"In my head I have always had a fairly clear idea of what constitutes ‘central Cambridge’"Lois Wright

Something has been lost from this place, I reflect, as I stand just in front of the Corpus Clock, looking away from it towards King’s Chapel. Three years at Cambridge, I think, and I should be in as good a position as anyone to understand this city; not in the freshers’ sense of knowing the demeanour one should adopt in order to blag one’s way into Trinity late at night, nor that of knowing which shops stay open on a Sunday evening, but rather on some more profound level. The nature of this I suspect I am unable to – and thus do not attempt to – put into words.

If anything, I feel even more distant from any such truth than I had been at matriculation. Whereas then there remained at least the possibility of discovery, now after all of the undergraduate experience the shopfronts and colleges seem essentially hollow constructions, ships in an obscure sea which could not transport any deep secret at all. Yes, there is a fresh alienation now – it being my fourth year, it is though the play has finished, the audience departed, as I and a few scattered souls remain on the stage, at last perversely free to look upon the set-designs without interference and realising that the whole time they had been nought but cardboard and paste.

Melodramatic, I know – perhaps, belatedly rising, it is just that old student unease, that feeling that one has little to do with the city itself, all now promoted, in the absence of anything else, to a general sense of disquiet. But the basis is quite true: even now I still feel more like an overstaying tourist than an inhabitant. I have lived in the University, but I have hardly lived in the city at all.

“I had walked up King’s Parade and onward up Trinity Lane countless times, and yet I was almost always in a rush”

But how to deal with this? How to interpret a world suddenly realised to be almost wholly foreign? Desiring a grand and concrete project to give a measure of progress, the idea arrives, a little shapeless but as formed as it ever shall be: I should return to places that I had known only fleetingly, experience those which I had been ever putting off, and look sceptically at those that were once familiar, as if by distancing myself from my usual thoughts I could find some clearer view on things as they are.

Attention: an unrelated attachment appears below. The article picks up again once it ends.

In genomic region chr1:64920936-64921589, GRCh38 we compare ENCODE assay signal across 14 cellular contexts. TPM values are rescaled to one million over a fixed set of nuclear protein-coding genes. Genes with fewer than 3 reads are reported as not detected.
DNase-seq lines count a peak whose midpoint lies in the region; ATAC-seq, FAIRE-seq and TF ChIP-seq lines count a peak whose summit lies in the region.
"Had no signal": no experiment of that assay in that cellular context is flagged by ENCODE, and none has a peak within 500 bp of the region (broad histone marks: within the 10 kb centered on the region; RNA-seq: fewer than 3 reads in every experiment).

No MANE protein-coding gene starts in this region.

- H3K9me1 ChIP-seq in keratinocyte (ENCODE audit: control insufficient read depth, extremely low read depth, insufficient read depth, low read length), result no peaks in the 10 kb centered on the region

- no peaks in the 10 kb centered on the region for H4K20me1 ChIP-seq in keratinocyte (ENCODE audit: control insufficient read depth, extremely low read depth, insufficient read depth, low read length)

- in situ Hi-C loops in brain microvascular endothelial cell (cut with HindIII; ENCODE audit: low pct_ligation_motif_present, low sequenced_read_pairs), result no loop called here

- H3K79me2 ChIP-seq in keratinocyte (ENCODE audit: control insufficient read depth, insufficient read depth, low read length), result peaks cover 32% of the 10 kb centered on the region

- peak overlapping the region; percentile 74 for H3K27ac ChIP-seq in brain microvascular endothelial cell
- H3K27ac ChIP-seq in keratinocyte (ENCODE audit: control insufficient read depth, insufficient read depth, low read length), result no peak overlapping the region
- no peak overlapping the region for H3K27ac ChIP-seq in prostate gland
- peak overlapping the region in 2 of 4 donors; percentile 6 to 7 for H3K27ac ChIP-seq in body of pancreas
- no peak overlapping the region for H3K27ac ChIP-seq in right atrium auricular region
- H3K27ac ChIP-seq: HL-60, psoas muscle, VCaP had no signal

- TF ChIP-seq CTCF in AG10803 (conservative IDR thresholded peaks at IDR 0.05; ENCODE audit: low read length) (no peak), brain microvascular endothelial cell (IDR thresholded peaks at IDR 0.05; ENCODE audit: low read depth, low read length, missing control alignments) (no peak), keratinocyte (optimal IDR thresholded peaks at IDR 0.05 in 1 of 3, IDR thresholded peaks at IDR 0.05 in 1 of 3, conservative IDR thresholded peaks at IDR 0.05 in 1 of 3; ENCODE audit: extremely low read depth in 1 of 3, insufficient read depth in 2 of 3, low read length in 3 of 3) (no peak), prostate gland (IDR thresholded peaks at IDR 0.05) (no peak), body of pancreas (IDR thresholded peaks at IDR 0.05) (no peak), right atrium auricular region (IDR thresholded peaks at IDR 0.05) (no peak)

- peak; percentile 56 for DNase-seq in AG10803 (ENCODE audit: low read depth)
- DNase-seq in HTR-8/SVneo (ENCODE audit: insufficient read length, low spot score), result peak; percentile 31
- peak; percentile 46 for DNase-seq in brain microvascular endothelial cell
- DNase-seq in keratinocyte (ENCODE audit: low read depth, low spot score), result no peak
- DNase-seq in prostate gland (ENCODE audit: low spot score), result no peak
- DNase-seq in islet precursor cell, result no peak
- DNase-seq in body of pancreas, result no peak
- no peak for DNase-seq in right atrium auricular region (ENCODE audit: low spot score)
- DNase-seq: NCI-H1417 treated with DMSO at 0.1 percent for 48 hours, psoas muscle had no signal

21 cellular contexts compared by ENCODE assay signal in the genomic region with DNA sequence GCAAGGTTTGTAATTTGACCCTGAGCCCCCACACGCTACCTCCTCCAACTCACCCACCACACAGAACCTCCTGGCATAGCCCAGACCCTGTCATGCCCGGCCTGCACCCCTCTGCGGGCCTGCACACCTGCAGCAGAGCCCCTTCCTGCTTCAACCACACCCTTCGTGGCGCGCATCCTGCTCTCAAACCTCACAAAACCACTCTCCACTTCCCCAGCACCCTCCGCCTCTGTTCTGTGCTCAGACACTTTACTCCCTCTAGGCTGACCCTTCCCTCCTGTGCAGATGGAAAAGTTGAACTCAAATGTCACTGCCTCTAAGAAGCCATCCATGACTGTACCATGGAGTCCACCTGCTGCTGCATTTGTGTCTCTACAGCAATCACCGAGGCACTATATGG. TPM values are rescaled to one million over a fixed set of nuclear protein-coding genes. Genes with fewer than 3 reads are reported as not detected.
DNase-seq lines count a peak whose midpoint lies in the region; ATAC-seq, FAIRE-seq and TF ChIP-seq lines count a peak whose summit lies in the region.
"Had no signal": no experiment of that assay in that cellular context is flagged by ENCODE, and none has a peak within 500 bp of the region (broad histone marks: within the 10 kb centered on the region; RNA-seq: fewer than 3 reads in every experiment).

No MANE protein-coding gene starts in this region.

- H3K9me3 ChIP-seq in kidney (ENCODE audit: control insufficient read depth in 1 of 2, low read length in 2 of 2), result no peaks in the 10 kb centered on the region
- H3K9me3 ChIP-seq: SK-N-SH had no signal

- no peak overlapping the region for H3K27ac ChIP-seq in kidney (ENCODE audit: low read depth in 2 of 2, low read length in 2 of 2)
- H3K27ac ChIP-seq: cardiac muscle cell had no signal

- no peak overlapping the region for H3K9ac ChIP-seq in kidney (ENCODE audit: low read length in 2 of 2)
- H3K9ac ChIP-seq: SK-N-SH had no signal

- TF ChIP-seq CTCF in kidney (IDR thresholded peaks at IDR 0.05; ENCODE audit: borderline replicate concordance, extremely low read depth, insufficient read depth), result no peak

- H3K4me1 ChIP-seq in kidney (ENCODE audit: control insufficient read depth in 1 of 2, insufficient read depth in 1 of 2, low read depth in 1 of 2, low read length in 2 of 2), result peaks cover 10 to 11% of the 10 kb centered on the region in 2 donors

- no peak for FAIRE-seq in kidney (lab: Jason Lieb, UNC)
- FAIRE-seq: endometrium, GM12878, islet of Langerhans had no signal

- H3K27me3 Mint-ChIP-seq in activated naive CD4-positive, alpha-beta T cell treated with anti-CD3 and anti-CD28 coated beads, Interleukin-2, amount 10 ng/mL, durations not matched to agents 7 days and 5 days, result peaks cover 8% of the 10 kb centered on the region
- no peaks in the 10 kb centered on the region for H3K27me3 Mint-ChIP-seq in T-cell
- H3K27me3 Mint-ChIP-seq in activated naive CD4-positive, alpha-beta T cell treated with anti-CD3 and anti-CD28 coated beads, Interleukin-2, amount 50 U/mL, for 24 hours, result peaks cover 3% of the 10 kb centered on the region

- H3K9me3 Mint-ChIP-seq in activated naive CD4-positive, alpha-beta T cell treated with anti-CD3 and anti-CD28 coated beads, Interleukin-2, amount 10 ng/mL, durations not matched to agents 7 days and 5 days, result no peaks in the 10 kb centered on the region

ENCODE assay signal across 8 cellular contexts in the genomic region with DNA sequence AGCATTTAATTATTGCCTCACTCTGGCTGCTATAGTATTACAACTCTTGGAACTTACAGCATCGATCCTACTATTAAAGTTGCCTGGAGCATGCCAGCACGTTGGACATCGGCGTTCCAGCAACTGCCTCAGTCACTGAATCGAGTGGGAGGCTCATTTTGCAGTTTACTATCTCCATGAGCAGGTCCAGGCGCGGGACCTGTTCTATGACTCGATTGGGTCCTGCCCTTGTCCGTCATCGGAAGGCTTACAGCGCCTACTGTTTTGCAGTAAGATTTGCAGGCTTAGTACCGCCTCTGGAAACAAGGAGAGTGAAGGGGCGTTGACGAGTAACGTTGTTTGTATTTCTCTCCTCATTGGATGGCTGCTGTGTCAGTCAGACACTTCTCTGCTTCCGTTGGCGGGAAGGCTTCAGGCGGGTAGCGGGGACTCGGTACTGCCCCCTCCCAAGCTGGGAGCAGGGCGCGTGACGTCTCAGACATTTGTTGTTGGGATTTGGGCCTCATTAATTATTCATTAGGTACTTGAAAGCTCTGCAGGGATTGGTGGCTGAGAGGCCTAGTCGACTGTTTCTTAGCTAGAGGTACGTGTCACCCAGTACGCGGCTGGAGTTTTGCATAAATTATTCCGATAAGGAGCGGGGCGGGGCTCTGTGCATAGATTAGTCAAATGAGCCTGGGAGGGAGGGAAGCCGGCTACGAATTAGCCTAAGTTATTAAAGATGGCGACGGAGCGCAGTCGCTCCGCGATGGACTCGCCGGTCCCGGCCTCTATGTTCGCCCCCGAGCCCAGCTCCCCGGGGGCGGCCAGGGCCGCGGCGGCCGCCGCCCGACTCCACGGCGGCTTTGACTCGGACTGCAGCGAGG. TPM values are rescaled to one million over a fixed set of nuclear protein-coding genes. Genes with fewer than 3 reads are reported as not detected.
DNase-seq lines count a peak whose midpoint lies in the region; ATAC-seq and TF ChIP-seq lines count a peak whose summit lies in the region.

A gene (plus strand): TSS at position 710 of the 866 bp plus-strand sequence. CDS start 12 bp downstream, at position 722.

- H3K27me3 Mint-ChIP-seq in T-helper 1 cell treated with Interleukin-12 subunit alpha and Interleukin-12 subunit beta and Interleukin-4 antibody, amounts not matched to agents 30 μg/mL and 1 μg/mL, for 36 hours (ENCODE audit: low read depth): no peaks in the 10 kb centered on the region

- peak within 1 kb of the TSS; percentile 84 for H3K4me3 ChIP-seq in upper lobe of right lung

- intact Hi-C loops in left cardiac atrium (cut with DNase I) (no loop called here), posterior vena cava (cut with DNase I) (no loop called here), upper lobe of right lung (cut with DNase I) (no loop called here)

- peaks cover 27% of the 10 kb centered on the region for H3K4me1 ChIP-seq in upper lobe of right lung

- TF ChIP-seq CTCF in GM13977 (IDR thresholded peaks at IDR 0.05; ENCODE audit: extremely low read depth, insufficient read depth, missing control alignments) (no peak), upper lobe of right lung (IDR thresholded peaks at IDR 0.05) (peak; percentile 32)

In my head I have always had a fairly clear idea of what constitutes ‘central Cambridge’: there is a fairly natural, if slightly lopsided, triangle with sides stretching down from the Round Church along Trinity Lane and Sidney Street, connected across by Downing Street in the south. Of course, this is conceived more out of geographical convenience than reality – such a definition must at least encompass the colleges along its outer sides, and there is merit in pushing the western boundary out to Queens’ Road – but I needed a starting point, a baseline reference, and it seemed that this was what my mind had settled on of its own accord.

For if I was going to ‘explore’ Cambridge, whatever that loaded term meant in practice, I needed somewhere from which to start, an area which I had dealt with, to which I could return, perhaps look upon a little differently, but ultimately with which I was so acquainted that I could never feel entirely disoriented. This, then, is one benefit of Cambridge; because one can enclose so many important memories within half a square mile, an emotional communion with almost every yard of pavement, every hall and courtyard, can seem almost unavoidable. The density of memories, as it were, is so great that one is constantly being presented with past selves – wincing at the sight, perhaps, but always with the air of comfortable recognition.


Mountain View

Making a place your home

But what did this mean in practice? I had walked up King’s Parade and onward up Trinity Lane countless times, and yet I was almost always in a rush, always had something on my mind, such that I doubt I had ever walked this street with the simple aim of walking. And, in doing so, the depth of my memories surprised me – the low wall outside King’s alone spirited up preparations for a May Ball, consoling a friend over results, even the first time I had visited the city as a teenager. Each of these memories kicked off cascades of images that I had barely brought to mind since their formation. It was a horrible entanglement of selves – most of which I would prefer to forget, some of which I would do much to regain – and all this from a single unremarkable structure. There sprang so many selves, each for now beyond comprehension, that to go further afield, to try to dial out the noise of the past except for a single emanating source, seemed the only way to progress.

Cambridge, no doubt, changes all of us, but it is difficult to pinpoint the mechanisms; memory has but little fidelity, and even in cascades like these one has only an image, perhaps the ghost of an emotion, by which to work. These are dark and shifting archives: as we change, complex emotions, lost personalities of earlier times become incomprehensible to us today. The wall I look at now, for instance, is covered with associations, is experienced through a quite different personality, and thus is in a very real sense not the same one I looked at years ago.

Yes, Cambridge changes us, and we, via our minds, change Cambridge. It is easy to lose one’s way. But among all of this contradiction, there is at least the shadow of a hope: by understanding ourselves we might begin to understand Cambridge, and by understanding Cambridge we might begin to understand ourselves. It is abstracted so far at this stage, of course, that this bare precept might seem to say nothing at all. But then the practice might inform the theory, and there is really nothing to lose in the trying… In any case, it was time to walk.

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